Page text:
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Kanstarter is launched!
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Children play at the miniature golf course at the city park in Burdett. The Pawnee County town hopes to raise enough funds and volunteers through the newly launched Kanstarter online crowd-funding site to transform the course with a solar system theme to reflect the towns claim to fame. Burdett was home to Clyde Tombaugh, discoverer of Pluto. - photo by COURTESY PHOTO

In March, hundreds of volunteers and supporters of Kansas small town culture converged in Newton for the second Big Rural Brainstorm, organized by the Kansas Sampler Foundation.  Marci Penner, director of the foundation, led a brainstorming project that also introduced Kanstarter, an online crowd-funding site still in it’s planning stages.  
On Thursday, KSF announced the official launch of the site which will will match Kansas community projects with people who wish to support with donations or volunteerism.  Kanstarter opens with four pilot projects from the communities of Burdett, Plains, Wilson and Yates Center.  Funding goals range from $5,090 for land for a nonprofit grocery store in Plains, the home of the World’s Widest Main Street, to $18,900 for a marquee restoration project in Wilson.    The marquee was severely damaged in a fire that demolished the 1901 Czech opera house.  Remains of the stone building will be converted into an amphitheatre but the first phase of the project is the marquee restoration.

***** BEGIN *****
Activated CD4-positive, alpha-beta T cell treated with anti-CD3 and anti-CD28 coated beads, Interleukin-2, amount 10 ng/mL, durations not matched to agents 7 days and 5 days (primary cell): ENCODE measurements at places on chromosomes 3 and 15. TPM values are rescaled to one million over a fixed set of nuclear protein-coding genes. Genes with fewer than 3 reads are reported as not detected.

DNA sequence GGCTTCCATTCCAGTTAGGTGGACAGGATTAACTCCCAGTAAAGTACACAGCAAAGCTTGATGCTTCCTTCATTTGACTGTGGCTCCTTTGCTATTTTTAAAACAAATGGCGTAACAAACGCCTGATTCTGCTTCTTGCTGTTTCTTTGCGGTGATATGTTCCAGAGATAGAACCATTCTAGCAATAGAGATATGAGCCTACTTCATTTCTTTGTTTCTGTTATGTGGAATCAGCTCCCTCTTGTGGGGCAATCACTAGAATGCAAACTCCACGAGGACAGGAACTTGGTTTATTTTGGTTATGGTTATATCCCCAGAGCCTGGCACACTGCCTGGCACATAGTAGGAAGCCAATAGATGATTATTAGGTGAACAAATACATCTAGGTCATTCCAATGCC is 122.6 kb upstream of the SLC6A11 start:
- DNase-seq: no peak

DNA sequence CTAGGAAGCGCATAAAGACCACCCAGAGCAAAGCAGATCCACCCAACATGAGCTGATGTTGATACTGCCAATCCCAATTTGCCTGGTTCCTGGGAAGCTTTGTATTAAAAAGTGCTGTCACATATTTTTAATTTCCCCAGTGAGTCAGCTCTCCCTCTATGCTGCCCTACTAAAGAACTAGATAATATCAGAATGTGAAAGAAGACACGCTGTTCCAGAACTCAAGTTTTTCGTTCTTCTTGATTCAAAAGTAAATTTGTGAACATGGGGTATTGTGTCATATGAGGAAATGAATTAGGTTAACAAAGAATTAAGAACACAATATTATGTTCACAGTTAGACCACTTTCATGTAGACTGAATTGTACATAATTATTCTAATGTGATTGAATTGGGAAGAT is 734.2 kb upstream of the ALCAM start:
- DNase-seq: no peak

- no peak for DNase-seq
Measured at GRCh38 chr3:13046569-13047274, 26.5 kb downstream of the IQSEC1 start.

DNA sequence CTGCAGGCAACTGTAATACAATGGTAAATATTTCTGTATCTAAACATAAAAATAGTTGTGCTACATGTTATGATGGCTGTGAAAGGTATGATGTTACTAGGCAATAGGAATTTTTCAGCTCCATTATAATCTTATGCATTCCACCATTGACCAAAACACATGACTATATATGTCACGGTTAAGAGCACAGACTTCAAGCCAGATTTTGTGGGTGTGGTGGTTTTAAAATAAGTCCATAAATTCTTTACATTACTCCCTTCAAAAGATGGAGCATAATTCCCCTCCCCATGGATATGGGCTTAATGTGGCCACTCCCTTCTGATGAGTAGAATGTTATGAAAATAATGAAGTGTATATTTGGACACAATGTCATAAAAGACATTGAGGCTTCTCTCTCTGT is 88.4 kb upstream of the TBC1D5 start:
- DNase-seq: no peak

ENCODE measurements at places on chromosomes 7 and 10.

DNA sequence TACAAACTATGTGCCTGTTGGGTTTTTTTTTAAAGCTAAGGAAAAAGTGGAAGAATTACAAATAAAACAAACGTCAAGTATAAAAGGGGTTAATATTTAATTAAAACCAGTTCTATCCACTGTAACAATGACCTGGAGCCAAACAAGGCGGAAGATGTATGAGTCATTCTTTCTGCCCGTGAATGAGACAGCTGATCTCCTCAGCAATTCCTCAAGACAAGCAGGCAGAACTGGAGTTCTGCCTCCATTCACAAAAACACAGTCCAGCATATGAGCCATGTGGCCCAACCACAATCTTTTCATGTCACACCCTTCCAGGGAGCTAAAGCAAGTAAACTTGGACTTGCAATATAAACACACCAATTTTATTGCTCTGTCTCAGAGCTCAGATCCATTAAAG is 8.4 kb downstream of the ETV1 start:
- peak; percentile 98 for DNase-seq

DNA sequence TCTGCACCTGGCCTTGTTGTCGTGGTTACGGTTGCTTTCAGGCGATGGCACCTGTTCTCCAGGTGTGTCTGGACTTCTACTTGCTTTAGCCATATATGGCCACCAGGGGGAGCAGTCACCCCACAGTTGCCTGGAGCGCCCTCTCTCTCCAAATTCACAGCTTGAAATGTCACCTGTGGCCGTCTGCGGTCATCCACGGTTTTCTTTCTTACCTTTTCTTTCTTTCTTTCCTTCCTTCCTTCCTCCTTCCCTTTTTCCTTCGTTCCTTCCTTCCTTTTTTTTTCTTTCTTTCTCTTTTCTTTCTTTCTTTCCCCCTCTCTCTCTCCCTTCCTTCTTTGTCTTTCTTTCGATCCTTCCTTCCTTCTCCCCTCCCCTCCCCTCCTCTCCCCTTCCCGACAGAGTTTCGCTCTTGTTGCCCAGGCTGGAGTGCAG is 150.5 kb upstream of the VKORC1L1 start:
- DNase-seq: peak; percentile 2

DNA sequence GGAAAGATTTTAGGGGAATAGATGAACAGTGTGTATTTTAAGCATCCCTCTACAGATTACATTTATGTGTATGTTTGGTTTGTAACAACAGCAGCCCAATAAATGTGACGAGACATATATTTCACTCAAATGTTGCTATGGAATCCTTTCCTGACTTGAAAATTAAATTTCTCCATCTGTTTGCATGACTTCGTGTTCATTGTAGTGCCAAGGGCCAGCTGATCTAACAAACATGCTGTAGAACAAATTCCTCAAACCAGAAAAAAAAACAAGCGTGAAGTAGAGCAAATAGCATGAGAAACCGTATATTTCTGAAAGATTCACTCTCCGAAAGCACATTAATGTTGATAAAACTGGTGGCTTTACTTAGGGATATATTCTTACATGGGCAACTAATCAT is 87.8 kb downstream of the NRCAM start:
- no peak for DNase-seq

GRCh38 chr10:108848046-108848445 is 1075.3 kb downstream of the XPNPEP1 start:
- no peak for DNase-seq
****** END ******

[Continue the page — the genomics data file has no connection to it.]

Pawnee County’s Burdett is planning to fix and enhance a public miniature golf course with $10,900. As a nod to their most famous citizen Clyde Tombaugh, the discoverer of Pluto, the free course will have a solar system theme.  
Ellsworth County’s Wilson is seeking funds to restore the historic marquee sign from the Wilson Czech Opera House.  It’s the first step in a plan by the opera house board to reconstruct the 1901 opera house remains into an amphitheater. It was severely damaged in a devastating fire early in the morning of Nov. 6, 2009.
The public will find a description of each project, a video, and an itemization of the funds needed at  Volunteers are also sought to help build the archway for the Yates Center trail project.   A second tab titled “help needed” shows the various skills requested.
Penner said, “Communities earn their way to Kanstarter status by involving all generations in the planning process, by concentrating on creativity, and by doing things in a way that will help stimulate energy and involvement in their town.  This is not free money.  Communities work hard behind the scenes to get to this point.”
The pilot phase of Kanstarter will end in early January.  At that point, the site will be opened to eligible community projects from Kansas towns of any size.  For more information, read the Frequently Asked Questions section of the site or e-mail
“Dynamics are such that when everyone is pulling together, our entire state is stronger. Kanstarter provides an opportunity for lots of people to chip in a little bit and act as cheerleaders for these towns as they work so hard to survive and thrive.” Penner continued, “This could not have happened without the vision and dedication of Reflective Group who developed the site and the support from the Kansas Department of Commerce tax credit program. This is a great day for Kansas towns.”